Arthur assumed the name of Joe Benson and, with the help of his family, moved to Hurricane, Utah. To cover his identity he dyed his hair red and wore blue contacts over his brown eyes. Arthur was found out when he was accused of molesting his daughters and a neighborhood child. Fingerprints proved he was really Arthur Bennett. He was arrested October 31, 1997, and pled guilty in 1998. He still had a court martial to deal with when he hung himself in his cell, on July 12, 1999. The body found in his trailer has never been identified, and there is no way to identify it as it was cremated.

1. Jenaro Jimenez Hernandez


Jenaro Hernandez went out spear fishing early on April 13, 2008. When he didn’t return home, his wife reported him missing. The Civil Guard found his car and belongings, but his scuba gear and fishing stuff was missing. The only thing they found was his flipper. Jenaro was heavily in debt, which led police to suspect he had faked his death. The family didn’t believe he would do that, as he had a young child at home and another that was due soon. He was found in South America and was extradited back to Spain and arrested.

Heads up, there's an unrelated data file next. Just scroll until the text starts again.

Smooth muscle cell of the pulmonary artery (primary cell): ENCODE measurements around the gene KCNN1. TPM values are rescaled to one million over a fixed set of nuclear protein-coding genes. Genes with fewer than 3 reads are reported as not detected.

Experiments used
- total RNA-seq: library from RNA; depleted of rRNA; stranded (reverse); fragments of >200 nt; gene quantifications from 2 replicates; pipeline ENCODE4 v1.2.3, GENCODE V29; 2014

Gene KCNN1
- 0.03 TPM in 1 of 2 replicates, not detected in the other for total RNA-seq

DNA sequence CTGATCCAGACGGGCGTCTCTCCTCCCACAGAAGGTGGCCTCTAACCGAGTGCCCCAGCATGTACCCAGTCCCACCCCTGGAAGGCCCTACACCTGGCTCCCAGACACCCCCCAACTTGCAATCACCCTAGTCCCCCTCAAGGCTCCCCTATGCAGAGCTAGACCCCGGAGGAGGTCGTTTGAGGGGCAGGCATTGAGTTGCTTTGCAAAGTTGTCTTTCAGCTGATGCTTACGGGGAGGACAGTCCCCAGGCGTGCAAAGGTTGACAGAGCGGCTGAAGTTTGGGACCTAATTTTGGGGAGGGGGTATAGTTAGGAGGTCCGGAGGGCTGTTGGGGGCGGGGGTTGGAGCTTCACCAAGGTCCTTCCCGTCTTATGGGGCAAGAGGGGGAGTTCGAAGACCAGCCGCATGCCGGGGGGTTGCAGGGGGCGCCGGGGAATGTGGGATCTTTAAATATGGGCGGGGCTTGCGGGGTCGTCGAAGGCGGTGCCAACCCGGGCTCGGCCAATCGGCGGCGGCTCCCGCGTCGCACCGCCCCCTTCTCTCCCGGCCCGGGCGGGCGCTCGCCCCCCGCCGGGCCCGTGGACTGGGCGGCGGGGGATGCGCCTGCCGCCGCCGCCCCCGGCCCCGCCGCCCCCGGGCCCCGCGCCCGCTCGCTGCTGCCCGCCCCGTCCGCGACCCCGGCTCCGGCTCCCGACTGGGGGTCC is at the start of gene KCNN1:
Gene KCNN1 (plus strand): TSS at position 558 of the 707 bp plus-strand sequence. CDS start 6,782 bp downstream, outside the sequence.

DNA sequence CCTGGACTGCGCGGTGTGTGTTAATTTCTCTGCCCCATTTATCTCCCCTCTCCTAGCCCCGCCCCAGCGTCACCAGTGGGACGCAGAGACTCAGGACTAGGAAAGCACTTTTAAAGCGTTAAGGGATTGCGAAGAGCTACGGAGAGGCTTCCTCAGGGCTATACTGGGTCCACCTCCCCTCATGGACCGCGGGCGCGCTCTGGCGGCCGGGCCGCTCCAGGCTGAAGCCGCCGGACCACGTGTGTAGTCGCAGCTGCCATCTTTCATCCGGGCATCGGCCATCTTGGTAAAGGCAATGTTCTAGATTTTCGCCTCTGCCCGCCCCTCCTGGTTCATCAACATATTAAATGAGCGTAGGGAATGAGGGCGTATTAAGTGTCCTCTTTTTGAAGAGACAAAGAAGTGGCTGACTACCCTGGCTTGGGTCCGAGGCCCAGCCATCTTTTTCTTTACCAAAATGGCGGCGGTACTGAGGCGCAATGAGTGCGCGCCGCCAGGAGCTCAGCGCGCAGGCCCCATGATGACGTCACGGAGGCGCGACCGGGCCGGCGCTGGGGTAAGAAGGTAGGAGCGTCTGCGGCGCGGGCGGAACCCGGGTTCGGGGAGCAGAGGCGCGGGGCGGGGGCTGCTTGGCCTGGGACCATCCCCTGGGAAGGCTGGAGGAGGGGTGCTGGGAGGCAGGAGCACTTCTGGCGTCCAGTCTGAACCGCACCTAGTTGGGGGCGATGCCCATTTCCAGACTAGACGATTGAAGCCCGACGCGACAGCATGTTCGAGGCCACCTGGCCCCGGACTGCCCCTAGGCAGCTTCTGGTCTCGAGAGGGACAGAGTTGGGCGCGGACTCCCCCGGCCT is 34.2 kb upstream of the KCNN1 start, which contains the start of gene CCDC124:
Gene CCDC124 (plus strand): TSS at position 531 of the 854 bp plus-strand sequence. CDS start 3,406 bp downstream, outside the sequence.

The Whisky That Cost £100,000 Per Bottle - The Diamond Jubilee Whisky

The £100,000-a-bottle whisky was distilled in 1952  and has been maturing for the Queen’s 60 years on the throne.


Sixty years ago, as the Queen was preparing to accede to the throne, distillers on her Balmoral estate were taking care of preparations of their own. And recently, as Her Majesty celebrated 60 years of her reign, the final touches were put on a whisky especially produced to mark the anniversary.